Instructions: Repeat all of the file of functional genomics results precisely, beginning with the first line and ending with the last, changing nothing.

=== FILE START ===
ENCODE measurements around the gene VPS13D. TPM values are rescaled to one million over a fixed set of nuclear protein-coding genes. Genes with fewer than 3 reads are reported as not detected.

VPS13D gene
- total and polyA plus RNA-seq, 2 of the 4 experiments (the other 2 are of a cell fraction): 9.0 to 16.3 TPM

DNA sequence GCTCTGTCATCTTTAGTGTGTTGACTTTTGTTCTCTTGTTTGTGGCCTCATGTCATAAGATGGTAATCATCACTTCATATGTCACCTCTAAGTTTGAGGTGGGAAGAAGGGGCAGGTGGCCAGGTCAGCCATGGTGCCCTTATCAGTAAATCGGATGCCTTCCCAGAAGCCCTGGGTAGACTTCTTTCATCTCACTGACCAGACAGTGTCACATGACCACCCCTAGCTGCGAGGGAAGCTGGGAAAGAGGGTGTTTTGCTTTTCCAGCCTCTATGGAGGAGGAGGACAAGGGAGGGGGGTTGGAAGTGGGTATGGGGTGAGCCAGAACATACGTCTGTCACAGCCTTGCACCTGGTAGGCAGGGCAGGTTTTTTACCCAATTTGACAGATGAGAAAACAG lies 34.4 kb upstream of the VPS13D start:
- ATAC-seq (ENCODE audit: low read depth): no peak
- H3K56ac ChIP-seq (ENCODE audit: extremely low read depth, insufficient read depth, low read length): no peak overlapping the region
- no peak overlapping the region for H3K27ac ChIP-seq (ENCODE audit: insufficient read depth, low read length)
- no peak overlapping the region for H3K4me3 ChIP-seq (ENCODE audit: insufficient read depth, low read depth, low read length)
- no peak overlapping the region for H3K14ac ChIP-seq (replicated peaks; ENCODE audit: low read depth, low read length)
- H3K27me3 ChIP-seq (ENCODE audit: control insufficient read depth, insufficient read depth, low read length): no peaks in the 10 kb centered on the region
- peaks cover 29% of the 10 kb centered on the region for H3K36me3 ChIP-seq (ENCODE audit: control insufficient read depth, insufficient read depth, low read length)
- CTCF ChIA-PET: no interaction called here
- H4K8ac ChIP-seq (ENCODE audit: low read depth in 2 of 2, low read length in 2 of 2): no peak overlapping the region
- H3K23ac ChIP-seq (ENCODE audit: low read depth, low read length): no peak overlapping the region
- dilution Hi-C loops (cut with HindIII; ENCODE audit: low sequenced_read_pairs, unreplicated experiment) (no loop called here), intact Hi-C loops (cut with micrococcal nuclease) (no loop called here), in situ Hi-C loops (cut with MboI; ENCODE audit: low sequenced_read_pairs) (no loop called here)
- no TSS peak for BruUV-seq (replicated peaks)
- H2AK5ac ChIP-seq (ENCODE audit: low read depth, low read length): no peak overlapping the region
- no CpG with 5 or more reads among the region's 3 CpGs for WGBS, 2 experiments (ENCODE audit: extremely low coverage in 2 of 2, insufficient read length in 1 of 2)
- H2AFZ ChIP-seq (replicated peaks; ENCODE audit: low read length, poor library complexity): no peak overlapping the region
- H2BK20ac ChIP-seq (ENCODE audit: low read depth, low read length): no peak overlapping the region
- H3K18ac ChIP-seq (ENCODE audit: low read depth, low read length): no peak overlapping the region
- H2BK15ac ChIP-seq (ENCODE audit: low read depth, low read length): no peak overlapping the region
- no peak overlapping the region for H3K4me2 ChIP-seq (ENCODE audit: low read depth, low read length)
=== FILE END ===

ENCODE measurements around the gene VPS13D. TPM values are rescaled to one million over a fixed set of nuclear protein-coding genes. Genes with fewer than 3 reads are reported as not detected.

VPS13D gene
- total and polyA plus RNA-seq, 2 of the 4 experiments (the other 2 are of a cell fraction): 9.0 to 16.3 TPM

DNA sequence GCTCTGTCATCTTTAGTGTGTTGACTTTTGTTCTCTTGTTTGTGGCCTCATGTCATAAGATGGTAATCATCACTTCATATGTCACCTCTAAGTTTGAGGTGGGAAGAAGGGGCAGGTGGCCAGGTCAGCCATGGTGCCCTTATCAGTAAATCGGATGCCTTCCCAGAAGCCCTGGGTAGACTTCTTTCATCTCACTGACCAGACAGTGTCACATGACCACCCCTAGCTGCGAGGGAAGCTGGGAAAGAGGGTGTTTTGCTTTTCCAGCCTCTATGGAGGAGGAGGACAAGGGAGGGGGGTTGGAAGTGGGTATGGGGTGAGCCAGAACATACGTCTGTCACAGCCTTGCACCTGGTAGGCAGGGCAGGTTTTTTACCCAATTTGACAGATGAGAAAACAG lies 34.4 kb upstream of the VPS13D start:
- ATAC-seq (ENCODE audit: low read depth): no peak
- H3K56ac ChIP-seq (ENCODE audit: extremely low read depth, insufficient read depth, low read length): no peak overlapping the region
- no peak overlapping the region for H3K27ac ChIP-seq (ENCODE audit: insufficient read depth, low read length)
- no peak overlapping the region for H3K4me3 ChIP-seq (ENCODE audit: insufficient read depth, low read depth, low read length)
- no peak overlapping the region for H3K14ac ChIP-seq (replicated peaks; ENCODE audit: low read depth, low read length)
- H3K27me3 ChIP-seq (ENCODE audit: control insufficient read depth, insufficient read depth, low read length): no peaks in the 10 kb centered on the region
- peaks cover 29% of the 10 kb centered on the region for H3K36me3 ChIP-seq (ENCODE audit: control insufficient read depth, insufficient read depth, low read length)
- CTCF ChIA-PET: no interaction called here
- H4K8ac ChIP-seq (ENCODE audit: low read depth in 2 of 2, low read length in 2 of 2): no peak overlapping the region
- H3K23ac ChIP-seq (ENCODE audit: low read depth, low read length): no peak overlapping the region
- dilution Hi-C loops (cut with HindIII; ENCODE audit: low sequenced_read_pairs, unreplicated experiment) (no loop called here), intact Hi-C loops (cut with micrococcal nuclease) (no loop called here), in situ Hi-C loops (cut with MboI; ENCODE audit: low sequenced_read_pairs) (no loop called here)
- no TSS peak for BruUV-seq (replicated peaks)
- H2AK5ac ChIP-seq (ENCODE audit: low read depth, low read length): no peak overlapping the region
- no CpG with 5 or more reads among the region's 3 CpGs for WGBS, 2 experiments (ENCODE audit: extremely low coverage in 2 of 2, insufficient read length in 1 of 2)
- H2AFZ ChIP-seq (replicated peaks; ENCODE audit: low read length, poor library complexity): no peak overlapping the region
- H2BK20ac ChIP-seq (ENCODE audit: low read depth, low read length): no peak overlapping the region
- H3K18ac ChIP-seq (ENCODE audit: low read depth, low read length): no peak overlapping the region
- H2BK15ac ChIP-seq (ENCODE audit: low read depth, low read length): no peak overlapping the region
- no peak overlapping the region for H3K4me2 ChIP-seq (ENCODE audit: low read depth, low read length)